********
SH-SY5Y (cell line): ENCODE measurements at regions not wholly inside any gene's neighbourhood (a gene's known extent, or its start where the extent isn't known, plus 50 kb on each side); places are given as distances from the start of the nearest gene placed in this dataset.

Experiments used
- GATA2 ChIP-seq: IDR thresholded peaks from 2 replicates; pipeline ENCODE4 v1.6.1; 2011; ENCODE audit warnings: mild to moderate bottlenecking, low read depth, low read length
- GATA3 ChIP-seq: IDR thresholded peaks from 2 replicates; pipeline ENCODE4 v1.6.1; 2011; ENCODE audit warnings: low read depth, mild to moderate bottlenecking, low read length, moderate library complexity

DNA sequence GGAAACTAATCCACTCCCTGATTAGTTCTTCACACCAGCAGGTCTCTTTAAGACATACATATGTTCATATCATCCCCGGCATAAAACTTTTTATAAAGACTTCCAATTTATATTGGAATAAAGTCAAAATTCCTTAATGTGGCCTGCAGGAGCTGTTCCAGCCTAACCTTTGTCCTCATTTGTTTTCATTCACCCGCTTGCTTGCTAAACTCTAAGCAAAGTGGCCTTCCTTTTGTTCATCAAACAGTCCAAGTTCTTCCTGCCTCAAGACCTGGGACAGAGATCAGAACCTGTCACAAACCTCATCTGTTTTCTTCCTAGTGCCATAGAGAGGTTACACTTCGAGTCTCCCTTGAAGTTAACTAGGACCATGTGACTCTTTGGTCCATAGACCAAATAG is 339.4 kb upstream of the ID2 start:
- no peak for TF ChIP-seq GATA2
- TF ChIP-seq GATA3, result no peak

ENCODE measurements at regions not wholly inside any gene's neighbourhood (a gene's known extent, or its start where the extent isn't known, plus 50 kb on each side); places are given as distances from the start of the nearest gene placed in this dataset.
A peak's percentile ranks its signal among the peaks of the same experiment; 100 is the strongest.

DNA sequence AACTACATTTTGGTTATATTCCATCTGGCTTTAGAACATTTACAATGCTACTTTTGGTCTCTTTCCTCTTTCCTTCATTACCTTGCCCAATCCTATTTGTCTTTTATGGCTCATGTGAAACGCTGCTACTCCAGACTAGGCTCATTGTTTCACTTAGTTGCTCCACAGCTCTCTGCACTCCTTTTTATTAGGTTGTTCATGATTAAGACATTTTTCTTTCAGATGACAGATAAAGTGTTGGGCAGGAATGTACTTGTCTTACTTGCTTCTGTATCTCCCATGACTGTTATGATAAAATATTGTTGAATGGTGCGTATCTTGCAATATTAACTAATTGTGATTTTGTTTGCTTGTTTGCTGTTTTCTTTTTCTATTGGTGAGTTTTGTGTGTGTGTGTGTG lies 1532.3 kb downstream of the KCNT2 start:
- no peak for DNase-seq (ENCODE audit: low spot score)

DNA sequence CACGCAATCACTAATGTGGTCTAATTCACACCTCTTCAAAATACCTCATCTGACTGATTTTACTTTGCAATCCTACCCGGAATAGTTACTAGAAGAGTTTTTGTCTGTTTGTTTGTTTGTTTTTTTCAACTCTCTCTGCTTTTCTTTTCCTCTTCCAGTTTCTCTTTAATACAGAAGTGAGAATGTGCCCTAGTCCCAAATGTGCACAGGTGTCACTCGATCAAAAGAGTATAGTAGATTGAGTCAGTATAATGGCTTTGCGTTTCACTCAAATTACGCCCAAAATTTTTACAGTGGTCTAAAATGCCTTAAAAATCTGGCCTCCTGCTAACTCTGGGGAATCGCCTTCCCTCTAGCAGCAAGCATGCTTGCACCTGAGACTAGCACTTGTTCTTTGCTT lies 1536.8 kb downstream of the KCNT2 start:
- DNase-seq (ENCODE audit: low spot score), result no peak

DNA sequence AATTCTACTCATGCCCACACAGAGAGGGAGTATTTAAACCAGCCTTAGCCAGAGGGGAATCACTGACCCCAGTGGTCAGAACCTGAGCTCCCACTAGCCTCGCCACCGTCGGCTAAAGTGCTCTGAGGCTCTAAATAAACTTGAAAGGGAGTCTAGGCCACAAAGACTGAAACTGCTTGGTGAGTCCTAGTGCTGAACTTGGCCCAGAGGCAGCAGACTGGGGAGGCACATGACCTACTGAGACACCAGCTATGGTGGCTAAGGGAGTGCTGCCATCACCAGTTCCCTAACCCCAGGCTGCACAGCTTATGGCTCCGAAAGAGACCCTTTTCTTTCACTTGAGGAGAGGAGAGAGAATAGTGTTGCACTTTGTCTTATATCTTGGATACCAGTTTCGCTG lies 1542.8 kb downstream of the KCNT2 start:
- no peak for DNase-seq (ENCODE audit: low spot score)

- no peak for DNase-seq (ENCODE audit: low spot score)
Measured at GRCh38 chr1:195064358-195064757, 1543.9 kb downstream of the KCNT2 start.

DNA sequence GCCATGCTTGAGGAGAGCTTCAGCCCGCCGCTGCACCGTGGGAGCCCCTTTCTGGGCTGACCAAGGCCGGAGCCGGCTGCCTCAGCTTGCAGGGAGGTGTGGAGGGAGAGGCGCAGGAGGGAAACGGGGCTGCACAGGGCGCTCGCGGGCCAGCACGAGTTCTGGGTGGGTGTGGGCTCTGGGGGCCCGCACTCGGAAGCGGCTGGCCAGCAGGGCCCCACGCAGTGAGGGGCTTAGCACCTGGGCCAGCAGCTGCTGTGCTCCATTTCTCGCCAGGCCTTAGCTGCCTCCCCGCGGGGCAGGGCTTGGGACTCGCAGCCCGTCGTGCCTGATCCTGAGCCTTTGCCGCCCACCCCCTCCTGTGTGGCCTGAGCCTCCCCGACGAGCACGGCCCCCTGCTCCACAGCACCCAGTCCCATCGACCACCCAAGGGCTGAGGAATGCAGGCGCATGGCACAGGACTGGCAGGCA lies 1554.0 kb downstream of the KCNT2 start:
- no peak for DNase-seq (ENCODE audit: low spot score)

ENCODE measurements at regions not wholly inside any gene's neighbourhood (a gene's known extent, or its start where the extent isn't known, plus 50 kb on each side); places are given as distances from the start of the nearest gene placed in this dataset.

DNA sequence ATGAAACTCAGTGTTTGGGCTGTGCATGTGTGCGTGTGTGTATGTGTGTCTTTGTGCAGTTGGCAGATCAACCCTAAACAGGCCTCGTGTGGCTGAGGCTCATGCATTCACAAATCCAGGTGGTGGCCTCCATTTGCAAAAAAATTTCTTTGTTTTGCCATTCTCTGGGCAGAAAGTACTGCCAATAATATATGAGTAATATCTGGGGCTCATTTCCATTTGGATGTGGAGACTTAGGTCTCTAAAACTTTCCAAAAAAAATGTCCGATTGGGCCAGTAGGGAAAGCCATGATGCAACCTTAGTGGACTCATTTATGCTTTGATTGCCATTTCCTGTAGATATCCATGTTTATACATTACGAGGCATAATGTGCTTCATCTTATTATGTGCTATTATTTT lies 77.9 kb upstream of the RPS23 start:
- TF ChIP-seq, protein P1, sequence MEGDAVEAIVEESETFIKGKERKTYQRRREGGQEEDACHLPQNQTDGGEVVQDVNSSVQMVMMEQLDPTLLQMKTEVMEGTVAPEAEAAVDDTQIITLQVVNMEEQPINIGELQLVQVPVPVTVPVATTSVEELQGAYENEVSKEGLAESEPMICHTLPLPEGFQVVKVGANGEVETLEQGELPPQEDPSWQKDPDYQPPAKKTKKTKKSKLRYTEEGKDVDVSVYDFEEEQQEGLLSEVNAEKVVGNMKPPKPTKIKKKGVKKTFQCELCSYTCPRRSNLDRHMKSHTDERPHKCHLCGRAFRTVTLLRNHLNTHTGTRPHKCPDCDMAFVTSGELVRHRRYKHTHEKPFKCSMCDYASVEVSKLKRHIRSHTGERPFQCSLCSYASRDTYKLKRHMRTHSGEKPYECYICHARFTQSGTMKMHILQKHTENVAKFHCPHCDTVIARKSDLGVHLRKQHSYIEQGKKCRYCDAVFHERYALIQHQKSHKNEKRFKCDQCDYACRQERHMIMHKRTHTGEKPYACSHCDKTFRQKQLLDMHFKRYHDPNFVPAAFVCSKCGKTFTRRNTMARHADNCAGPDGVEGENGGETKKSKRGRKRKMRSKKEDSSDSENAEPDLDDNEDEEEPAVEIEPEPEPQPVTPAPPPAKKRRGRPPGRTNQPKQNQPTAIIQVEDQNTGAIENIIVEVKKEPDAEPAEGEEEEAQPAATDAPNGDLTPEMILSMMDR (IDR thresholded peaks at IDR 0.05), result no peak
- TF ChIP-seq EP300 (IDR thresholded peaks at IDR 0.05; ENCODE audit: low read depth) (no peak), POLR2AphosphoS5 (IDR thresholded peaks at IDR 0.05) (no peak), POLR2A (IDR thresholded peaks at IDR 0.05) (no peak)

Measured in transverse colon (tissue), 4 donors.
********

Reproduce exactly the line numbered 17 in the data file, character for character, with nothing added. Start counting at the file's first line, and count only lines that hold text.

Measured at GRCh38 chr1:195064358-195064757, 1543.9 kb downstream of the KCNT2 start.